• Inside ‘Crystal Lake Memories’ (HD) is a chat with the amiable author Peter M Bracke about writing his tome on the series. It’s a lovingly put-together coffee table book that really is a must-have for fans, as Bracke was given unprecedented access to Paramount’s Friday the 13th archives.
  • Friday’s Legacy: Horror Convention (HD) takes us to a cast-and-crew reunion at an unnamed horror convention (possibly the Texas Frightmare weekend?) that artfully avoids the myriad uncomfortable moments that these events produce and presents a golden-hued view (we guess that Tom Savini, a notoriously ill-tempered con guest, is on his best behavior in front of the cameras).
  • Lost Tales from Camp Blood Part II (HD) continues the bizarre short film series began as a supplement on the original Friday disc. It’s a mercifully brief but professionally-made (by the same names listed in the credits of the other supplemental features) bit of fan fiction that is connected to the Friday the 13th films tangentially at best.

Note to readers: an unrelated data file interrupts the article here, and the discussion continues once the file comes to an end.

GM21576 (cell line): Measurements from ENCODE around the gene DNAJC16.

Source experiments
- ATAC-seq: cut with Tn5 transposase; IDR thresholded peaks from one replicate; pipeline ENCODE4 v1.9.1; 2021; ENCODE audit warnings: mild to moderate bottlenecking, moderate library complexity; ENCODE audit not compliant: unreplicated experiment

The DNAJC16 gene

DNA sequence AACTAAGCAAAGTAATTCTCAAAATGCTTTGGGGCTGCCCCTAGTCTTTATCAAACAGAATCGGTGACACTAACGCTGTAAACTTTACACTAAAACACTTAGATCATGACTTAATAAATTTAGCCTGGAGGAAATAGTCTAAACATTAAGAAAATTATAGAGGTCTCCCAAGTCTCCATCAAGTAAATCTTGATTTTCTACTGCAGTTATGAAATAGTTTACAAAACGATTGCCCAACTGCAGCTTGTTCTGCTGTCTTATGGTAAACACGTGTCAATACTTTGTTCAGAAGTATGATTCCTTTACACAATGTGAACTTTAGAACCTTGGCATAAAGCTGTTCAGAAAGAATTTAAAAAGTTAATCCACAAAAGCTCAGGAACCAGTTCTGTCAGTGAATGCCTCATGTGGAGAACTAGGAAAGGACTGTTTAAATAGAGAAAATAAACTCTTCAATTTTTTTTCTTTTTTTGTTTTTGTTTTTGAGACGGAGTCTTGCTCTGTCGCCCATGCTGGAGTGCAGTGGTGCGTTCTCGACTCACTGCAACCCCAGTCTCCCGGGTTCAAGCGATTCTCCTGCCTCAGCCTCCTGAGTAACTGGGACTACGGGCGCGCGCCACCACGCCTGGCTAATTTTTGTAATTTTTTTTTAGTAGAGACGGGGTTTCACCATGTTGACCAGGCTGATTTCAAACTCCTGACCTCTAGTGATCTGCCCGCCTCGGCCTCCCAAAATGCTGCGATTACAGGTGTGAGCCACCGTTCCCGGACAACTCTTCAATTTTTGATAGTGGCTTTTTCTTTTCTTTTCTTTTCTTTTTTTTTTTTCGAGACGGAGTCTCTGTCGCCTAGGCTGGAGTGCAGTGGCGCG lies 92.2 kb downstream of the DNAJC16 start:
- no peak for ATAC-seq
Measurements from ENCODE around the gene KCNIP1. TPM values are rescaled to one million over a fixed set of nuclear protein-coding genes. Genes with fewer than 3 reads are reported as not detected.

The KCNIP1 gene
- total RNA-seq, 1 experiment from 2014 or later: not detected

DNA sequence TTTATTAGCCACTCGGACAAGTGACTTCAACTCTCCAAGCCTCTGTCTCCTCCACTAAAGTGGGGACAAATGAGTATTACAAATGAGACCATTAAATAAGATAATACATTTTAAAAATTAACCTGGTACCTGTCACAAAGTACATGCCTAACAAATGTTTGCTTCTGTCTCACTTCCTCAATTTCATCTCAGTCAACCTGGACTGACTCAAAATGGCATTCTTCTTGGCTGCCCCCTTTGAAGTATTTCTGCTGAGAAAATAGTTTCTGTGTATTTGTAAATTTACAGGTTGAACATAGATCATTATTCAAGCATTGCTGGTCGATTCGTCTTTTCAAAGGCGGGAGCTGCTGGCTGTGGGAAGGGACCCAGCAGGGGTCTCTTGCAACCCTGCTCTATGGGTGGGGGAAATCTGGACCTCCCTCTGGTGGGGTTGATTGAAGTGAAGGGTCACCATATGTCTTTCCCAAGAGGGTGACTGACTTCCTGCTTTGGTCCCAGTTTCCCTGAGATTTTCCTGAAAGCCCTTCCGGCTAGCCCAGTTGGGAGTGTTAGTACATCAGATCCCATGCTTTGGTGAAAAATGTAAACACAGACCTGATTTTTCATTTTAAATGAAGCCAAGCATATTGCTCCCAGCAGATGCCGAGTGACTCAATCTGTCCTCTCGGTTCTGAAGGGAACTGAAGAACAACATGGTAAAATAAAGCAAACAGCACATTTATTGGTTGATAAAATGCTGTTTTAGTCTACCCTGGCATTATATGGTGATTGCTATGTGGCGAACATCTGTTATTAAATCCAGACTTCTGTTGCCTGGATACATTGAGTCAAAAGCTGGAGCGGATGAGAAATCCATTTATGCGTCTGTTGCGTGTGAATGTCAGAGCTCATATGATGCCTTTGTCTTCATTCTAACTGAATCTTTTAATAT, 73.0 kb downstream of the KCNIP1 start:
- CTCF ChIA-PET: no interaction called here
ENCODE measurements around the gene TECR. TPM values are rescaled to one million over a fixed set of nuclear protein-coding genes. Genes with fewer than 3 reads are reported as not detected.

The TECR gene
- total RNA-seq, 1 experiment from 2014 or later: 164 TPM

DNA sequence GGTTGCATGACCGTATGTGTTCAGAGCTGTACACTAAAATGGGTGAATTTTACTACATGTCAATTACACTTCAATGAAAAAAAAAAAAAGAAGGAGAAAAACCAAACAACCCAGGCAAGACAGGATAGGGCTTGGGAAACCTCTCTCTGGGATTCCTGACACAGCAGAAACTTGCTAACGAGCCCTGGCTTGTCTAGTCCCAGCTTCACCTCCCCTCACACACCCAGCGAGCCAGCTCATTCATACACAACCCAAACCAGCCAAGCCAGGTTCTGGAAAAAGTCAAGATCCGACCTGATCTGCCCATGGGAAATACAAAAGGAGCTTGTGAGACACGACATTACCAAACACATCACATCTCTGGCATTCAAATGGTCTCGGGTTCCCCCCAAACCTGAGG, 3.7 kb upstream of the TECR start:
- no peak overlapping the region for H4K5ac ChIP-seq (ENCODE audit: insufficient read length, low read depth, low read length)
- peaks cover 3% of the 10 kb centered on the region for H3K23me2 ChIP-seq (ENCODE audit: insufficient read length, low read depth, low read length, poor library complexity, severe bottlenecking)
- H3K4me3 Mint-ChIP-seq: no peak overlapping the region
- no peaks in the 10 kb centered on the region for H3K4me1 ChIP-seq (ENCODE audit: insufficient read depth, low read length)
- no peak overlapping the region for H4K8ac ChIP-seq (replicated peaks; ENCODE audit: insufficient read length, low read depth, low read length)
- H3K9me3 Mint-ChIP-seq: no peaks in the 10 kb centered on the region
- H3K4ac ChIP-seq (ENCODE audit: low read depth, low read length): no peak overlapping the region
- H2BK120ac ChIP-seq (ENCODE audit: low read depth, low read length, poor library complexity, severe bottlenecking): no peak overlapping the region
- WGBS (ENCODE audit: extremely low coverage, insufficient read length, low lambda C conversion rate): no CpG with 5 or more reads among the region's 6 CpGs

• Jason Forever mixes archive interviews with more current sessions with the actors and stuntmen who played the character through the Paramount-produced portion of the series.

Also included is the original theatrical trailer (HD) that literally continues the body count motif from the origina Friday the 13th’s preview. It’s a shame that director Steve Miner couldn’t have recorded a commentary track (for this, but especially for Part III) as he’s easily the most successful filmmaker to helm a Friday film (his credits include House, the Mel Gibson vehicle Forever Young, Halloween H20, and Lake Placid).

One Reply to “Friday the 13th Part 2 – Blu-ray Review”

  1. The five year gap you mention, which occurs between FRIDAY and FRIDAY 2, is only the first of many jumps. Rather like Universal’s old MUMMY movies in the 1940s, so much time passes between the installments that Jason had been projected decades into the future long before it became official with JASON X. Liz Kinglsey, at And You Call Yourself a Scientist, gives a rundown of the time-jumps in a review of PART VII: THE NEW BLOOD:
    I’m surprised to hear that anyone developed a crush on Kirsten Baker because of her nude scene in this film. Yes, she is pretty, but all I recall is a rather dingy long-shot, very poorly lit. I saw Ms. Baker at my high school reunion back in 1998, but I didn’t ask about her FRIDAY role, as I suspect she would rather be remembered for her role in JAMES AT 16, playing the exchange student with whom James loses his virginity.